In reading yesterday's installment which comes after a series (interrupted by Lovelace's making his entrance), in which Clarissa and her brother repeatedly & throughout, then Clary & mother, then with mother and father, then again the brother & sister, are all fitted into larger letters to Anna, and now we have yet another series of letters in which uncles are scribbling furiously at a their niece from their respective rooms, with yet more to come to the suitor and from the brother, I am struck by the importance of Prof Dussinger's descriptive phrase for the riveting basic mood of Richardson's fictions. It is only if this mood doesn't work for the particular reader (and it's interesting who it works for and who it doesn't work for) or if the mood takes hold, after one puts Richardson's books down, that they seem inherently absurd and become susceptible of hilarious parody. I am thinking, for example, of Fielding's Shamela where he struck at Pamela from the perspective of the improbability of moment-by-moment reportage. I can't resist an entertaining quotation from Shamela:
Thursday Night, Twelve O'Clock Mrs Jervis and I are just in bed, and the door unlocked; if my master should come--Odsbobs! I hear him just coming in at the door. You see I write in the present tense. Well, he is in bed between us, we both shamming a sleep; he steals his hand into my bosom, which I, as if in my sleep, press close to me with mine, and then pretend to awake--I no sooner see him, but I scream out ... After having made a pretty free use of my fingers, without any great regard to the parts I attacked, I counterfeit a swoon. Mrs Jervis then cries out, O sir, what have you done! ...
I don't know if there are any other parodies as good as this.)
But I think this sharp response not only to what Fielding apparently looked upon as a species of meretricious realism, but what he thought, at least in Pamela, was hypocritical pornography, comes later (it is a common charge by anti-Richardsonians, and there is such a species of reader, that he has a dirty mind). What Fielding does very cleverly is explode the dream-like subjective mood by clever interpolations and salacious puns.
But is it a mood we find in fairy tales or only in fairy tales? Certainly fairy tales are paradigms in which children's fears and other deeper feelings are expressed, and one can say well, here is a young girl afraid of the passage to wifehood--except that it's not an unjustified fear, a prejudice, based an apprehension based partly on this "fun state" as she has seen in her mother, and partly on the character of the man whom her relatives are determined to see her too (& power and authority and the determination to triumph over her are part of the Harlowe's family's motivations)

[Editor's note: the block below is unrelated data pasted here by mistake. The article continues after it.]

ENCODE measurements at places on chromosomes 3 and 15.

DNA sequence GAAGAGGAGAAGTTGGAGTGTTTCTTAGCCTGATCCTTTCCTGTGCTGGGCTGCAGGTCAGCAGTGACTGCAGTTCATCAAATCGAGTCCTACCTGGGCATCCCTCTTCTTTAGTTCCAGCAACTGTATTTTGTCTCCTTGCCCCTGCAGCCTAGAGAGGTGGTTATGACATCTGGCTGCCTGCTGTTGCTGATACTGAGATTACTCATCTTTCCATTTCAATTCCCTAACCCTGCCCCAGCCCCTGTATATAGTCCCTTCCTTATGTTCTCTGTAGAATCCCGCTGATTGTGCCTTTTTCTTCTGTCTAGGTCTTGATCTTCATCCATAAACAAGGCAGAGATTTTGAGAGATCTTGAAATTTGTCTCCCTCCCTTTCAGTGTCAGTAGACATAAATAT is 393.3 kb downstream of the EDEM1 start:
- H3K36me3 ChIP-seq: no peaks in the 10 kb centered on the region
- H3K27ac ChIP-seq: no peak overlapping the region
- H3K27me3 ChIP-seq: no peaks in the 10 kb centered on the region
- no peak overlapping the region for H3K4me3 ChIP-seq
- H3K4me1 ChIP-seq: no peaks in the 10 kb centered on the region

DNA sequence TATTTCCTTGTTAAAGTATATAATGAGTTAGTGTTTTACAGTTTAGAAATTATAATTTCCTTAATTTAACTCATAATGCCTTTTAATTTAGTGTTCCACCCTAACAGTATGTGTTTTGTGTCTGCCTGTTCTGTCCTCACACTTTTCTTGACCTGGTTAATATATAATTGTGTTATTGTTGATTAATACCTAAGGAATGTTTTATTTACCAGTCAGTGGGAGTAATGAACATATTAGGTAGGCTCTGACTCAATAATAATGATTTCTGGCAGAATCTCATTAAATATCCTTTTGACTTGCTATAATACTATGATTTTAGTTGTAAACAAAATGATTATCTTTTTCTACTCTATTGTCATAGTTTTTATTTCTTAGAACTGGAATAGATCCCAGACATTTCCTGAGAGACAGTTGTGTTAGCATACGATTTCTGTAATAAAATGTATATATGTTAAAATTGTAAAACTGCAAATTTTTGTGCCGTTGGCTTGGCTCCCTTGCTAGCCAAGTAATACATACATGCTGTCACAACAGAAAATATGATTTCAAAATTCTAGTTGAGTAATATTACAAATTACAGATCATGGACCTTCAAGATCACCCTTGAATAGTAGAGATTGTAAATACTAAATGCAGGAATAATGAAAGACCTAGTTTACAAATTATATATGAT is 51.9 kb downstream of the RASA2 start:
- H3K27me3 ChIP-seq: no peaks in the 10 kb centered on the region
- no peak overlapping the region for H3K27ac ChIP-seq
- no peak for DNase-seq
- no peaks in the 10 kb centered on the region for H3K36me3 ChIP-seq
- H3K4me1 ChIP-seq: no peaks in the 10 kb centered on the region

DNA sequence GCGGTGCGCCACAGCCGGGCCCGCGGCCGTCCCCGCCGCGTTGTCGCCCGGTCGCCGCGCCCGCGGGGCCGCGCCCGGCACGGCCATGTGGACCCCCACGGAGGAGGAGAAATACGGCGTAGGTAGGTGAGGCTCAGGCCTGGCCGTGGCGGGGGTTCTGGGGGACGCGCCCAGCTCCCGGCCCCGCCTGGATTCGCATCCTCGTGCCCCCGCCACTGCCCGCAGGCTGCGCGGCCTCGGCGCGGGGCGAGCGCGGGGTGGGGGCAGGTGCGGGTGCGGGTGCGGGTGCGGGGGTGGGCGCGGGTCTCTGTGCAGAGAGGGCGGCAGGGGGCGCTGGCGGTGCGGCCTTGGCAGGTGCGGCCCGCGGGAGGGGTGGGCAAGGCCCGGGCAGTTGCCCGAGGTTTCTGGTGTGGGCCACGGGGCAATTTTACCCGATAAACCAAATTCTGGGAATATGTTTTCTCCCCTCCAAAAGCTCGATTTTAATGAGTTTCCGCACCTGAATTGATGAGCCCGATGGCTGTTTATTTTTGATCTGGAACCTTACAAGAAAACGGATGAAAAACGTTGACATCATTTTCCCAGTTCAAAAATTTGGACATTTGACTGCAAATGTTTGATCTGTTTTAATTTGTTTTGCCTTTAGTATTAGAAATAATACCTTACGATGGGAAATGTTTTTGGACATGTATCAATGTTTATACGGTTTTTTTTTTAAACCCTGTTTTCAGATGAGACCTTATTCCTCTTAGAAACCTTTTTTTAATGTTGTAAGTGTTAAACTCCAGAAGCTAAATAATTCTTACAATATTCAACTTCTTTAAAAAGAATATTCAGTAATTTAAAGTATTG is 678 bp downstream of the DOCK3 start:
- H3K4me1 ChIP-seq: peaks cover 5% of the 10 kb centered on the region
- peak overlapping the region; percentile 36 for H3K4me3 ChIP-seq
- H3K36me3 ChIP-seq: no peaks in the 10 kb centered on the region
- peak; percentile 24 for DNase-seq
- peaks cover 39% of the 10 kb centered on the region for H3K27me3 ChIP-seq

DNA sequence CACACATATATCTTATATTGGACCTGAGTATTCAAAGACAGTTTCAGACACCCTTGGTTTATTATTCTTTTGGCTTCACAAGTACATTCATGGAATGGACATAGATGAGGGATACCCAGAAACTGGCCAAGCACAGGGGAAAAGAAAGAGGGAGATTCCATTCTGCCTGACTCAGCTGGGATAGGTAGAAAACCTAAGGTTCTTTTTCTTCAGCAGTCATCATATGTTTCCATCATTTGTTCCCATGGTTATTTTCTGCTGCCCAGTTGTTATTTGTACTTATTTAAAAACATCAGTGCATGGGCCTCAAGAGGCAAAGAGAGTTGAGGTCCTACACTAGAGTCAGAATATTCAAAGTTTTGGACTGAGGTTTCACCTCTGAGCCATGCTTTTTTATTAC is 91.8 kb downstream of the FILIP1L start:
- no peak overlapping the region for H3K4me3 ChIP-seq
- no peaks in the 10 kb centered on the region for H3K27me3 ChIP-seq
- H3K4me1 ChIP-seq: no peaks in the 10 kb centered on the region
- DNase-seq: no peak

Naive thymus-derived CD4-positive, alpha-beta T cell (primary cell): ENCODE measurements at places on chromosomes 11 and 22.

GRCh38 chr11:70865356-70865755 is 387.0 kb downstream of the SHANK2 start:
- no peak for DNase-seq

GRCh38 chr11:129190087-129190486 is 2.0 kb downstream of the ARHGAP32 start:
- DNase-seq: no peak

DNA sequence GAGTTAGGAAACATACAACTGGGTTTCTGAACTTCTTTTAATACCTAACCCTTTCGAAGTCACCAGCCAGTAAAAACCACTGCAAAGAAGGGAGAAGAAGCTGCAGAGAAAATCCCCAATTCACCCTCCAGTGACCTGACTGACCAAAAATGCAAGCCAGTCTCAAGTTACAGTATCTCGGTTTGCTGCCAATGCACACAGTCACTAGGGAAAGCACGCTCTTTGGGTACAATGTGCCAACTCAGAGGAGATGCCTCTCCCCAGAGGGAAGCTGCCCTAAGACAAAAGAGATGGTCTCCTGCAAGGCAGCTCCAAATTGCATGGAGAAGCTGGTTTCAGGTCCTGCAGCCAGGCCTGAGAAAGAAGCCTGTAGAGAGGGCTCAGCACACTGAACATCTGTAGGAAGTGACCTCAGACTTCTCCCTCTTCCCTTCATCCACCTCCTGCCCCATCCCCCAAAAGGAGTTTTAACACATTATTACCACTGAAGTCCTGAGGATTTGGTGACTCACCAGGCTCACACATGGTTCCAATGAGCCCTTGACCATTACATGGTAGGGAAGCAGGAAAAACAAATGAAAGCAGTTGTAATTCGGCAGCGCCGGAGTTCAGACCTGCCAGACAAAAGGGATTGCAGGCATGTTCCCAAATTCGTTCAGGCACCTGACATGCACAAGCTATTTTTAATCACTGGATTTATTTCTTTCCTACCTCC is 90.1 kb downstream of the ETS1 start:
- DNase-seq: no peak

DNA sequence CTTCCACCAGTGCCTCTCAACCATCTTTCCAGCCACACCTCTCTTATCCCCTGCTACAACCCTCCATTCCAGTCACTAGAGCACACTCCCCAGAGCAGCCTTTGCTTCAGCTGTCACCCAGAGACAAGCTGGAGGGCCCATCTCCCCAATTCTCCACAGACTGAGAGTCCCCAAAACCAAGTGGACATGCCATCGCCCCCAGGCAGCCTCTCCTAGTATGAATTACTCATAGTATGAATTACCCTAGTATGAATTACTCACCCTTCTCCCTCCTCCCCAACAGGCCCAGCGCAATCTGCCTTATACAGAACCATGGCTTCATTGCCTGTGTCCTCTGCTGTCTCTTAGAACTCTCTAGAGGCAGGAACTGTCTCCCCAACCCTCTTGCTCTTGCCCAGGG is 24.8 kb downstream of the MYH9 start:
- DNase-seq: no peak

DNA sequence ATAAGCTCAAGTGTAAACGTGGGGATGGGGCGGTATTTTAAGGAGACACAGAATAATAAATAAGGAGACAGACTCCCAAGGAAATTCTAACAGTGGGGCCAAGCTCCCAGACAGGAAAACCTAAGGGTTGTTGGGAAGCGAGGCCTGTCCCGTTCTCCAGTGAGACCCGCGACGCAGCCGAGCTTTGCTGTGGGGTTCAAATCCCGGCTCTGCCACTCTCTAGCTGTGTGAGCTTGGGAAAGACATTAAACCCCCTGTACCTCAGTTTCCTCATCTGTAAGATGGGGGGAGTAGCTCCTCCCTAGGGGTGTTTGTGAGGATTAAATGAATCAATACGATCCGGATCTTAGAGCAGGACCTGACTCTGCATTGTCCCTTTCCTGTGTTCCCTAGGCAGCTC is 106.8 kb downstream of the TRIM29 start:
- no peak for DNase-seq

We could generalize the archetype slightly differently to a knd of female character (sometimes the heroine, sometimes not) one finds in romances aimed at a female audience, adult romances, the kind which begins with Chretien de Troyes which are often written out of the same dream-like subjective mood, and in which we are also not supposed to ask certain kinds of questions as we read, for if we do (and mostly we are led not to) the whole thing crashes or shatters to the ground. It is the mood of parts of Sidney's Old Arcadia_ one of whose heroines was a Pamela, &, since this book was issued in a rewritten 18th century abridged form in the early part of the century, Richardson could have gotten the name from this earlier romance, It is also the mood characteristic of the later 17th century romances, the best of which (for my money) is Madame de LaFayette's Princesse de Cleves which for those who haven't read it is a little masterpiece & has a similar central heroine who rejects the sordid world and ambition but is attracted to a roue who looks forward to Anna Karenina's Vronsky; Madame de LaFayette's book includes many other kinds of motifs & themes that recall Richardson's, and some different and some similar techniques which lead to the dream state--such as for example, the slowing down of the narrative which I think essential to the creation of the mood, which I have always supposed was another reason for Richardson's choice of epistolary narration. (Fielding, in comparison, moves swiftly over a given narrative segment.) The subjective mood postively floods Rousseau's La Nouvelle Heloise which he modelled on Richardson's book. The subjective dream, not a specific primal genre necessarily, is at the heart of the book. I suggest Jung's archetypes, particularly the anima & animus yield fascinating analyses of Richardson's presentations of how men and women behave. This kind of romance is of course still with us in great numbers (as is the romance lady name come to think of it), and I hope I will not offend anyone if I say Rhett Butler & Max de Winter are great-great-great &s-grandsons to Lovelace, though for Clarissa definitely not the unnamed masochistic narrator of Rebecca, and I'm not sure Margaret Mitchell's Pansy Hamilton, the original name on the manuscript of the story of the woman we today call Scarlett O'Hara (whose first name the editor knew audiences would prefer as more "fitting," more decorous) will do for Clary Harlowe. Probably people will violently disagree with me when I say I don't think these later books "debased" versions of Richardson at all. Recently ASByatt made a smash hit with Possession and therein used the same archetypes (with her heroine a Christabel), in which not only do we find an inset deeply erotic entanglement and 19th century novella, but lo and behold, at the center, a series of slow-moving clandestine letters.